tricky, tricky

Since my last post, I’ve been considering the responsibilities and possibilities and challenges of entering the conversations of public discourse. What are the forums and affordances of public “conversation”? What constitutes (conventional, alternative, productive) participation?

Today I read:
“Trickster discourse does ‘play tricks,’ but they aren’t malicious tricks, not the hurtful pranks of an angry child; instead, the tricks reveal the deep irony that is always present in whatever way we choose to construct reality. Trickster discourse is deflative; it exposes the lies we tell ourselves and, at the same time, exposes the necessity of those lies to our daily material existence. Trickster discourse asks ‘Isn’t the world a crock of shit?,’ but also answers with ‘Well, if we didn’t have this crock of shit, what would we do for a world?’ The trickster asks us to be fully conscious of the simple inconsistencies that inhabit our reality.”
— Malea Powell, “Blood and Scholarship: One Mixed-Blood’s Story” (1999)

…and breathed a sigh of relief and recognition at this reminder of the endless permutations of participation in “public” (however constituted) “conversation” (in the broadest sense).

A story of tricksters: In May, Tim and I went to Seattle for the “Rhetoric Society of America” conference, where we diligently balanced academic presentations with tourism with hipster Seattle-philia. One night as we wandered looking for a “real” bar off the tourist track, we found one with a small patio occupied by several punks (to use a convenient label — sorry), one of whom wore a Mexican wrestling mask and all of whom jumped and roared in wrestling-style voices. As we grabbed a drink and settled in for the show, the guys soon engaged us in their (‘shroom-enhanced) fun; within 10 minutes Tim was wearing the mask while I chatted with one about various definitions of rhetoric. By the end of the evening we were exchanging cheek-kisses and invitations to crash in our respective cities.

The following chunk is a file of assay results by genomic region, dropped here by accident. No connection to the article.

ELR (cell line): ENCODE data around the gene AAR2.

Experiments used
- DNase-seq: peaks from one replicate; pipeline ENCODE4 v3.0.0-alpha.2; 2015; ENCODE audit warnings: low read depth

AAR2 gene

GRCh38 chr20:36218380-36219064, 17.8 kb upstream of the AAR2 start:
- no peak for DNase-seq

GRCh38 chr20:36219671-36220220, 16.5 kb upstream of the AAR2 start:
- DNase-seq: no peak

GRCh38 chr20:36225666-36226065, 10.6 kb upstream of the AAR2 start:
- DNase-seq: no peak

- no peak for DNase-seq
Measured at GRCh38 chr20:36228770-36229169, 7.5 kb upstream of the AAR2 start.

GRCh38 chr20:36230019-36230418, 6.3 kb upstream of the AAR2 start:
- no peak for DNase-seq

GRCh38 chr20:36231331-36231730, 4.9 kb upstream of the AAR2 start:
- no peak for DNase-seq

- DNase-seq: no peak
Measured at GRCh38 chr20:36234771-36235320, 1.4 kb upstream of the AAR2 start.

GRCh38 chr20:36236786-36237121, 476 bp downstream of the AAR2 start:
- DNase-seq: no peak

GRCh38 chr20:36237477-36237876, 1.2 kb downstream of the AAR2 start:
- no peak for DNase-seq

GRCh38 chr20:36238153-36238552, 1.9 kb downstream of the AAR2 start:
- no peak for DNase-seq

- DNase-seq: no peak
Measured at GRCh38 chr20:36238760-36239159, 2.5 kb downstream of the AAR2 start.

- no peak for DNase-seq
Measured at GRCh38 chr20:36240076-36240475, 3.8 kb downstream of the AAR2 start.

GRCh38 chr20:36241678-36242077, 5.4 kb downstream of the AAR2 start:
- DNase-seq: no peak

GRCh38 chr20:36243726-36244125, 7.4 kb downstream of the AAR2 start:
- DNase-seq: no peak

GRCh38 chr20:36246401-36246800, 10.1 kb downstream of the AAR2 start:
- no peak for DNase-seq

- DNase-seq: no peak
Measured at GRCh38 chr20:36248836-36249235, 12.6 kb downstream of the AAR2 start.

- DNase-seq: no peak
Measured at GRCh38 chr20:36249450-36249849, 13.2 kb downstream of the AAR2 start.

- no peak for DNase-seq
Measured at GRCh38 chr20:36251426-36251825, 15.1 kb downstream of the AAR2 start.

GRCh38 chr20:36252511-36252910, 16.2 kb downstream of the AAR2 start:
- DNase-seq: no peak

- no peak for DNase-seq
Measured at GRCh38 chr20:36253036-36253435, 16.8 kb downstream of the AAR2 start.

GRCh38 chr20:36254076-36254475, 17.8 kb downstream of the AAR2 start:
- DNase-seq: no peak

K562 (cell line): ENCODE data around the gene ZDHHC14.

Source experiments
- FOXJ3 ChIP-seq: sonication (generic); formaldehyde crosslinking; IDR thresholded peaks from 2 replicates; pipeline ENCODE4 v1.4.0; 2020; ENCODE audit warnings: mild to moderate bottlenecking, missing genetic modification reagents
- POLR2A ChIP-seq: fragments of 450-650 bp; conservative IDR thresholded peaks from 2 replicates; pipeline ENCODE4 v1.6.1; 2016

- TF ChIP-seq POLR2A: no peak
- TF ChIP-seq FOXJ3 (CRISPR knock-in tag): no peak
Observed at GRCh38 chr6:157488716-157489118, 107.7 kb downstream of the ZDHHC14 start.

“The trickster asks us to be fully conscious of the simple inconsistencies that inhabit our reality.”

That evening, these guys messed with some versions of reality: mine for one, by revealing yet again the radical inconsistencies between most connotations of/associated with punk culture and my actual experiences of their open-minded, friendly invitations to join their trickster play.

But more “publically,” they conversed with everyone around them — those that dodged their sidewalk wrestling only to receive polite apologies, those that expected something entirely different from a zen-themed bar, those intrigued to hear academic conversations commingled with affection violence and tattoo show-and-tell — and all of those that just wanted to get their heads in that pink-and-gold mask… and, I think, become tricksters in turn. Now that’s influence…

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